Thanks in part to a $10,000 gift from the Western Henrico Rotary Club, another bright pink Jeep modified to travel extremely rough terrain has been delivered to Midwives For Haiti so that more pregnant women in the quake-ravaged country will have access to prenatal care and a greater chance of surviving childbirth.

The funds were raised at the annual casino night held in February, club president Adam Cherry said. The Rotary Club also helped purchase the Virginia-based charity’s first pink jeep three years ago. > Read more.

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Entertainment

Weekend Top 10


Take in a show at several locations this weekend! West End Comedy will provide laughs at HATTheatre; the production of “Pump Boys and Dinettes” will close Sunday; and the youth theatre company CharacterWorks will present “Footloose” at The Steward School. Another show perfect for the kids – “Despicable Me 2” is playing at the Eastern Henrico Recreation Center tonight. For all our top picks this weekend, click here! > Read more.

Is there an Echo in here?

‘Earth to Echo’ aims to become this generation’s ‘ET’
It’s no secret that all found-footage genre movies are the same. Grab a couple of characters, give one of them a camera, and expose them to something supernatural that’s content to lurk just off-screen until the last five minutes. Everything else will just fall into place.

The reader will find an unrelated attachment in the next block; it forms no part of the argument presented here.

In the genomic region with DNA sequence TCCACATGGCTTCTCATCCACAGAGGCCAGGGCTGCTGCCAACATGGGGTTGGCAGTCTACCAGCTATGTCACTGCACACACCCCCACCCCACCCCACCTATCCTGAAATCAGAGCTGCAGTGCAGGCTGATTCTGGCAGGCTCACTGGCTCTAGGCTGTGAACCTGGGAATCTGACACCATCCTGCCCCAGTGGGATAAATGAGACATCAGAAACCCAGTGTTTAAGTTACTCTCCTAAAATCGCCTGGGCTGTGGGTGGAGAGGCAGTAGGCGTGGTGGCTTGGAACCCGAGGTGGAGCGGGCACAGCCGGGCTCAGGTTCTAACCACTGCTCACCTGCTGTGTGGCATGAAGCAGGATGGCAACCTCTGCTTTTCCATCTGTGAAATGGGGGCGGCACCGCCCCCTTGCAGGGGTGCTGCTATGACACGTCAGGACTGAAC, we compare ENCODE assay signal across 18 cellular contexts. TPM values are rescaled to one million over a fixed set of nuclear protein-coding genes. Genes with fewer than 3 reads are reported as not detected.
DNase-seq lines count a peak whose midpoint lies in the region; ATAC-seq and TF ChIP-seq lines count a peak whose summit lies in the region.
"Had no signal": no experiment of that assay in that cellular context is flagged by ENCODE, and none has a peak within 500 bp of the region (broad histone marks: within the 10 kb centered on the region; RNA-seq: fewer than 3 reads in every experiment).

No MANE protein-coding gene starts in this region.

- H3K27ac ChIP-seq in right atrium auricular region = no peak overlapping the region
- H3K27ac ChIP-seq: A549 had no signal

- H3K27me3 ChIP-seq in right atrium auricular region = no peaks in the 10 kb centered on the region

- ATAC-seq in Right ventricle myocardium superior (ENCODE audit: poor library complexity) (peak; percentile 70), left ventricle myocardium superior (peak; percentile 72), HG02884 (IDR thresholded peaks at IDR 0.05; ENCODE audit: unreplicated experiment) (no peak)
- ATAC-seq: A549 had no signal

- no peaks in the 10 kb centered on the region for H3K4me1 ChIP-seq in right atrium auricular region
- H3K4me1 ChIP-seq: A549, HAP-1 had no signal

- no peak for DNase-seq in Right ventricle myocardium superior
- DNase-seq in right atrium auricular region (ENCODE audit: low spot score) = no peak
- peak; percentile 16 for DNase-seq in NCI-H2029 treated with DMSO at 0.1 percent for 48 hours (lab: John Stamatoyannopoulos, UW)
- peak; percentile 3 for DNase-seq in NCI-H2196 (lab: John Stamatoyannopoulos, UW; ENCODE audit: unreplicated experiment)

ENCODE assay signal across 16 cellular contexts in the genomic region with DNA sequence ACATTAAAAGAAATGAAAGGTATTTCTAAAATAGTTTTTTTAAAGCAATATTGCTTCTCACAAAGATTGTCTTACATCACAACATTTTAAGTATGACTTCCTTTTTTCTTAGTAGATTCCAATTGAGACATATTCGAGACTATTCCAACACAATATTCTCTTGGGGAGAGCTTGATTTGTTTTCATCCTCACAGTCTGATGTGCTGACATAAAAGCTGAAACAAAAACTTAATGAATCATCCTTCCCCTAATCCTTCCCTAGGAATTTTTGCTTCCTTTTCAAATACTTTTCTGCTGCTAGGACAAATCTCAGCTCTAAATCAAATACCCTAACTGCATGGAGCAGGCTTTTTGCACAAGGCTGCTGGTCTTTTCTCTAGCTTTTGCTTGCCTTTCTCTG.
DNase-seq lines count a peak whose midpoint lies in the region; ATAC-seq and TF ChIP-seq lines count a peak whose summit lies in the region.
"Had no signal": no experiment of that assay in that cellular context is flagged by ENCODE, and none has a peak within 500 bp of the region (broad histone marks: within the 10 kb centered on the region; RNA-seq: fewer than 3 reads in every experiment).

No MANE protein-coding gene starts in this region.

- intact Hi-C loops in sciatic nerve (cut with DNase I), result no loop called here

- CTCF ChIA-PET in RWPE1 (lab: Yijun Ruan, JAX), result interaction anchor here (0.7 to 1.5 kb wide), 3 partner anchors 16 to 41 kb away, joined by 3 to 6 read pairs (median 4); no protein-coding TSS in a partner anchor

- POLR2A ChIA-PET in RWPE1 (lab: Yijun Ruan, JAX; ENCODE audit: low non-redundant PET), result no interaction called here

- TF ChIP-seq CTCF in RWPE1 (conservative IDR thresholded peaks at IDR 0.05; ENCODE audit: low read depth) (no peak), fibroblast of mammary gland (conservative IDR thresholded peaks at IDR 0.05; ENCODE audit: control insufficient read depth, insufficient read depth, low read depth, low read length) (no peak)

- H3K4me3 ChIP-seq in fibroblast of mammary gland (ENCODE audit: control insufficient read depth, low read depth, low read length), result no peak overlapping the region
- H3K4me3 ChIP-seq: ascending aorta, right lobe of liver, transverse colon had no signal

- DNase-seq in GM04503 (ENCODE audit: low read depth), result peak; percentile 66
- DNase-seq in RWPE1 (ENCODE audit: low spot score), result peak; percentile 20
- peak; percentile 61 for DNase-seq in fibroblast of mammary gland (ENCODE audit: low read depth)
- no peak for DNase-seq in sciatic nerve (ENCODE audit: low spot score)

But that formula isn’t particularly family friendly, if only because that thing waiting a few feet to the left of the cast is usually plotting their violent doom.

That’s what sets Earth to Echo apart from the pack. It, too, follows a group of characters armed with a camera and a tendency to encounter unknown life forms. But all those familiar parts have been rearranged just enough to make it suitable for a much younger audience. > Read more.

Weekend Top 10


An eclectic array of events are taking place this weekend throughout the county. In the West End, we have the Richmond Wedding Expo, the Under the Stars Family Film Series and Henrico Theatre Company’s production of “Pump Boys and Dinettes.” In the eastern part of the county, we have a blood drive at the Eastern Henrico Recreation Center, Gallmeyer Farm’s annual Sweet Corn Festival and an origami workshop at Fairfield Library. For all our top picks this weekend, click here! > Read more.